The V8 boys : a case study of a delinquent gang.
Christie, Graeme Thomas Charles
A case study is presented of a delinquent gang known as the V8 boys who lived and carried out their activities in Dunedin, New Zealand. The name V8 refers to the V8 cars owned and driven by members of this group. The objectives of this research were to document how V8 boys perceived their world; provide a description of the structure and activities of the group; and attempt to explain the observations which had been made of gang life. Data for this study were collected by carrying out participant observation in the group during 1973 and 1974, and analysis, for the greater part was carried out within a framework of symbolic interaction and W. B. Miller's focal concerns. There were many findings on different levels. Primarily it was found that V8 boys perceived their world as being dominated by a series of focal concerns, namely: (1) masculinity and the search for excitement; (2) cohesion and conflict; and (3) equality. The V8 group, which was found to lack a permanent hierarchical structure of authority, engaged in activities related to their focal concerns. That these activities were carried out mainly in public had important implications for the eventual dissolution of the group. It was proposed that in addition to the intrinsic import of these focal concerns, the behaviour of V8 boys was influenced by the expectations they attributed to both outsiders and other group members.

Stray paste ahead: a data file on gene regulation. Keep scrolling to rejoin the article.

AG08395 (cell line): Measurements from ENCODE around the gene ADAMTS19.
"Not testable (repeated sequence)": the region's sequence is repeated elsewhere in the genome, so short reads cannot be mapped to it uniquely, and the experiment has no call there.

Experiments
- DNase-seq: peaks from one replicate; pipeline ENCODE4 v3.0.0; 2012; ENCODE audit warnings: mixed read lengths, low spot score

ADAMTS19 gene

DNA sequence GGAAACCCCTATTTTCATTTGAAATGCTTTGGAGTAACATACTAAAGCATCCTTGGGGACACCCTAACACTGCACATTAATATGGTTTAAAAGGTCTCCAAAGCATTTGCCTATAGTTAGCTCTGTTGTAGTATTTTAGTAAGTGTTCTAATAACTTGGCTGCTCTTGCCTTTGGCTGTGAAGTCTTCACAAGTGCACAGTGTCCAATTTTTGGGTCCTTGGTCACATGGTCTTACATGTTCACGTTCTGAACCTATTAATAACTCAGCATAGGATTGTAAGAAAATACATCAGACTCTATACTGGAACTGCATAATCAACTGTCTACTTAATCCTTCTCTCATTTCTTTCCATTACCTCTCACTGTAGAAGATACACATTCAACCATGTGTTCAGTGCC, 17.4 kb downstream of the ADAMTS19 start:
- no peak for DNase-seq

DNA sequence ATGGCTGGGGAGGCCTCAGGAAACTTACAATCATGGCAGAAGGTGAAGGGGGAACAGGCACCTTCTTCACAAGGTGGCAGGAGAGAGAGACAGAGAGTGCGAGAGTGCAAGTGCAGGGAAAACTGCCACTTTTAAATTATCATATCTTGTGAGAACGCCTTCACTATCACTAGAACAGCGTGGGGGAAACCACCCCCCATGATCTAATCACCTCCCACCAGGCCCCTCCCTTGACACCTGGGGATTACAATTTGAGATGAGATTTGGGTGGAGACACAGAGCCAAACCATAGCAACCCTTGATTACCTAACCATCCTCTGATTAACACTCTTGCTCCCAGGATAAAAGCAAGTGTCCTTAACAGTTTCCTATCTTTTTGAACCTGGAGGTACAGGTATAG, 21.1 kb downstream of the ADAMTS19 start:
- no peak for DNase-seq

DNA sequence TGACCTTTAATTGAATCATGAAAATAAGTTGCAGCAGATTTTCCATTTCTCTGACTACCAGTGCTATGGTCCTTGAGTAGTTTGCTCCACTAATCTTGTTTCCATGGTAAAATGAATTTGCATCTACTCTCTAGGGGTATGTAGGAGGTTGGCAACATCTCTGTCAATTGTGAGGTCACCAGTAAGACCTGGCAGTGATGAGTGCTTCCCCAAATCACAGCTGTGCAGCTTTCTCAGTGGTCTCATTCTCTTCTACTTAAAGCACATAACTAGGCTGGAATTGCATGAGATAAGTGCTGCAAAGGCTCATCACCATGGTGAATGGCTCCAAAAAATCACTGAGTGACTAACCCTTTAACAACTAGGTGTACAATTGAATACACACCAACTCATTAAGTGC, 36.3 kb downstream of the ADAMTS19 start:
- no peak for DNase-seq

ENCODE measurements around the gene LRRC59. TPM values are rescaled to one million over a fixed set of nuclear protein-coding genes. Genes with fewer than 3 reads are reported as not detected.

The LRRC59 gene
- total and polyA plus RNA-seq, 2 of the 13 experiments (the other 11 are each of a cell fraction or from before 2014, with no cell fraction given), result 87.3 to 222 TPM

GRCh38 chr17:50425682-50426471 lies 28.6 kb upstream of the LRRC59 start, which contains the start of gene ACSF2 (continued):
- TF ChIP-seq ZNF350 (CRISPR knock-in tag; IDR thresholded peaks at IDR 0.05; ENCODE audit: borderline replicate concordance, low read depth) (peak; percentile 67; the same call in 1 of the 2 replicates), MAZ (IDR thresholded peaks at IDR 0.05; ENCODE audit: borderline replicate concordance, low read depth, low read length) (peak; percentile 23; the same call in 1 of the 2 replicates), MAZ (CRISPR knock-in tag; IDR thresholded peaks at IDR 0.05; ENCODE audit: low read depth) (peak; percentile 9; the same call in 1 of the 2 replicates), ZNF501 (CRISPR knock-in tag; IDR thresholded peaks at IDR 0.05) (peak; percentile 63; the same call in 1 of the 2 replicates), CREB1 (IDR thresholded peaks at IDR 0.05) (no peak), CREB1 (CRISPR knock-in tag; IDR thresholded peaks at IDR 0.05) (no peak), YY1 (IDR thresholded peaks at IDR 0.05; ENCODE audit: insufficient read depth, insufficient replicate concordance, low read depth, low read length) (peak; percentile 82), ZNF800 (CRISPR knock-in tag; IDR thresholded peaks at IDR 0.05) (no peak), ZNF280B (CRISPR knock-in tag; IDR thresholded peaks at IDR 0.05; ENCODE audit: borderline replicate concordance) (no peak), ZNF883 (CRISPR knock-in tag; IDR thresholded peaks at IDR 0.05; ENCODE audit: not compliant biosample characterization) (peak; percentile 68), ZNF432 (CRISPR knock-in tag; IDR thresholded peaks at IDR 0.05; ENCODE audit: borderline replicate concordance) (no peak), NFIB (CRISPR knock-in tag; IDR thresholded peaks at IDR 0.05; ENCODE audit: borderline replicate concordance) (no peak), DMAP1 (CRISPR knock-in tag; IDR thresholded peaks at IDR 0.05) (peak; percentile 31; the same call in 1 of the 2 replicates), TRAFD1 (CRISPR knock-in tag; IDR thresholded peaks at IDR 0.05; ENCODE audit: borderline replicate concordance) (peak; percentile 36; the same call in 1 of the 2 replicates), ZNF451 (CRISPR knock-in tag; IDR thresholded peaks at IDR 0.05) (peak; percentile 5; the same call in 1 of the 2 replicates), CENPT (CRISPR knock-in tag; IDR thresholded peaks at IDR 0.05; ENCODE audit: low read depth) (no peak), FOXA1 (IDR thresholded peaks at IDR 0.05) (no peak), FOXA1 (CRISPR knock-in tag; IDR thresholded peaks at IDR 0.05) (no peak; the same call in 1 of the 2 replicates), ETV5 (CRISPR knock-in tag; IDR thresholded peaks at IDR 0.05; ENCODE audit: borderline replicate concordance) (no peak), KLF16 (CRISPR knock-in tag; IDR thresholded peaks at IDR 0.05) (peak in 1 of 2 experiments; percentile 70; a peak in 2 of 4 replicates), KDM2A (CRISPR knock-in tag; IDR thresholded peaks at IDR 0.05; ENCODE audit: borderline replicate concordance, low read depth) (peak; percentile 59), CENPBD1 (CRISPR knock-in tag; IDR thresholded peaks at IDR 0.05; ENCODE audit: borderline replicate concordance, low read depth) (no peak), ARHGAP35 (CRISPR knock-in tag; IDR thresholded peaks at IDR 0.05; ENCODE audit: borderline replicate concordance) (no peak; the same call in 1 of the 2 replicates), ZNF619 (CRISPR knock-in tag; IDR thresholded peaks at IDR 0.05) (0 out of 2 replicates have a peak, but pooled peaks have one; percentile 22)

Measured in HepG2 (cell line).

Advisor: Mercurio, Joseph; Rich, Peter
Degree Name: Doctor of Philosophy
Degree Discipline: Sociology
Publisher: University of Otago
Research Type: Thesis